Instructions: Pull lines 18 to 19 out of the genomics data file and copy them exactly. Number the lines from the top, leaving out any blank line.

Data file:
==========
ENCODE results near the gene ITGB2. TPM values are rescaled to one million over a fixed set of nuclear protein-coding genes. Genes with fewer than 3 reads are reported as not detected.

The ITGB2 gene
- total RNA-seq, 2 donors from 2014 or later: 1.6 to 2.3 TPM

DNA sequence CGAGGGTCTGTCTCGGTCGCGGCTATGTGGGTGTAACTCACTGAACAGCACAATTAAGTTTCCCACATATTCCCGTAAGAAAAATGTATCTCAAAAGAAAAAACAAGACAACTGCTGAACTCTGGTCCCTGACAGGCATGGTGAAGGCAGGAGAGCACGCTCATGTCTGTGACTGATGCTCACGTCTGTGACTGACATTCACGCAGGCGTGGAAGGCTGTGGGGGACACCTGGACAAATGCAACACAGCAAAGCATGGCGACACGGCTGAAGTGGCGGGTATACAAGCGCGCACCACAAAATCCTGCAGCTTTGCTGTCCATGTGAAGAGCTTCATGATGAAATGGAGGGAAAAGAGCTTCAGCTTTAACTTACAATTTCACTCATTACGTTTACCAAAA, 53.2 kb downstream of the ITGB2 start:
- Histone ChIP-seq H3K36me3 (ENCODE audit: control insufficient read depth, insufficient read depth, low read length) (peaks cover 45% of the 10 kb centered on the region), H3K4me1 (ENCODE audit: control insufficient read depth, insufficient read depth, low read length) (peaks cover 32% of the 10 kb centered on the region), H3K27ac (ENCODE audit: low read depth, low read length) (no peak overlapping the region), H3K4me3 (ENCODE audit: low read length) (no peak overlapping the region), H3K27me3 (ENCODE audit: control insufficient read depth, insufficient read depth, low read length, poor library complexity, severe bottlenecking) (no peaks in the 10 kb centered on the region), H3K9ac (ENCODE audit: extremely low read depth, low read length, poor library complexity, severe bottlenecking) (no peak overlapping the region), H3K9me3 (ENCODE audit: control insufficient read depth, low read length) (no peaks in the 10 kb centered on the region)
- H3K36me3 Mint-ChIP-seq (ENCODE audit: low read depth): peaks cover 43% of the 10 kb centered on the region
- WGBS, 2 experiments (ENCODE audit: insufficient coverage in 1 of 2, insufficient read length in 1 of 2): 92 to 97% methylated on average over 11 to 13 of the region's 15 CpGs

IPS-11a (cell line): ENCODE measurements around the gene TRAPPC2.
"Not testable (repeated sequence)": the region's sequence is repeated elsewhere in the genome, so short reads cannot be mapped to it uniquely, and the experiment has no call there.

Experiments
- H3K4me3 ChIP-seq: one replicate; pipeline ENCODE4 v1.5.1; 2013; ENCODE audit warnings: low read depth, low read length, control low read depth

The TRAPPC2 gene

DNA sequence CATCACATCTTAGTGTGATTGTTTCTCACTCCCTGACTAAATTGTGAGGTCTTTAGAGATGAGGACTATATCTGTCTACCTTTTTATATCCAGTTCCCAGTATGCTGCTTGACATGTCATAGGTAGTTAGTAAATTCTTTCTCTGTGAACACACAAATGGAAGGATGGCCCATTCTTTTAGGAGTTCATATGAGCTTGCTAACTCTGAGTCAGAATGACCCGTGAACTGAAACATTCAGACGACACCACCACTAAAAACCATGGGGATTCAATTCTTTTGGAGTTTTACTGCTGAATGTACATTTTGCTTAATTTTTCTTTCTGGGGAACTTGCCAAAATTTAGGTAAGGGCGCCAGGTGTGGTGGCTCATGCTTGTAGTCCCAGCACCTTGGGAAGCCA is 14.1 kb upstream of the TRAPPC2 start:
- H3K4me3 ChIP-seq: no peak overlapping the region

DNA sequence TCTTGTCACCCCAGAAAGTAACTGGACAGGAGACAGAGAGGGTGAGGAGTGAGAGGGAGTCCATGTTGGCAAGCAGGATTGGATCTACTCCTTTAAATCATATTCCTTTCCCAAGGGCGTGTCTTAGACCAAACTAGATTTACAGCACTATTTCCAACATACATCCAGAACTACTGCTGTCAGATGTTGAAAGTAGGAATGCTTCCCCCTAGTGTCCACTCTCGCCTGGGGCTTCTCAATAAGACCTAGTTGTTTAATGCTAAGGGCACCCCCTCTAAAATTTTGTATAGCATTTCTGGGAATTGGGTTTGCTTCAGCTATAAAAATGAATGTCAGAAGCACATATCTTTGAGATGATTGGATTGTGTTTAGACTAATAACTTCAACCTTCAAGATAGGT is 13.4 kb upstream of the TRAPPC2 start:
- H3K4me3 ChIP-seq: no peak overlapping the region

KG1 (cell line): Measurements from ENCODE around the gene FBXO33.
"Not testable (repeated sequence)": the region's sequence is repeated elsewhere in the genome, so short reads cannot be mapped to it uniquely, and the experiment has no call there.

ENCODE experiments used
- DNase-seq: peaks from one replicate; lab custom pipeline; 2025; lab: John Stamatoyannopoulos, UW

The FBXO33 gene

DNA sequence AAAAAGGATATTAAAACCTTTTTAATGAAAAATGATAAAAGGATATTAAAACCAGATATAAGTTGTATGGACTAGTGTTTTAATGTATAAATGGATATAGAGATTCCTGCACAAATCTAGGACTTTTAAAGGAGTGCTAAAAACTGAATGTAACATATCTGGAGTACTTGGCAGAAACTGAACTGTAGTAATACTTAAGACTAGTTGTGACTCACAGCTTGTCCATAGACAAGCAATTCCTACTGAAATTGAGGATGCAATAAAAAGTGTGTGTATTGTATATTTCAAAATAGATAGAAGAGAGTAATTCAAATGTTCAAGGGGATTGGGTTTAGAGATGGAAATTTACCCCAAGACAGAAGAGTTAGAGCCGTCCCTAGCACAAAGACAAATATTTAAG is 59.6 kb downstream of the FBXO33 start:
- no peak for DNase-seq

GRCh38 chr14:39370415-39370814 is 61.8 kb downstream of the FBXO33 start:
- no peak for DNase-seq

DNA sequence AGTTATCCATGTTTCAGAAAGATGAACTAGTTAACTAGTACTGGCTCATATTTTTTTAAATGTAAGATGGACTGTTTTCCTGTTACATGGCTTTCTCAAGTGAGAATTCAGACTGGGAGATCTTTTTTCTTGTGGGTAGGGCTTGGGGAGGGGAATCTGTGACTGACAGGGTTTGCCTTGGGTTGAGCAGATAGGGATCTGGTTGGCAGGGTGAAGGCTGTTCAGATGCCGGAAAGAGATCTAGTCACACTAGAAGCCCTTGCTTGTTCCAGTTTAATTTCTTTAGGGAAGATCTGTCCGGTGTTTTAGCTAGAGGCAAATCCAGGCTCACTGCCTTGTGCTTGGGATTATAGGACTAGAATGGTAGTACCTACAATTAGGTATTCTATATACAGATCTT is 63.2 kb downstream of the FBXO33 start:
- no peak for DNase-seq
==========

"Not testable (repeated sequence)": the region's sequence is repeated elsewhere in the genome, so short reads cannot be mapped to it uniquely, and the experiment has no call there.

ENCODE experiments used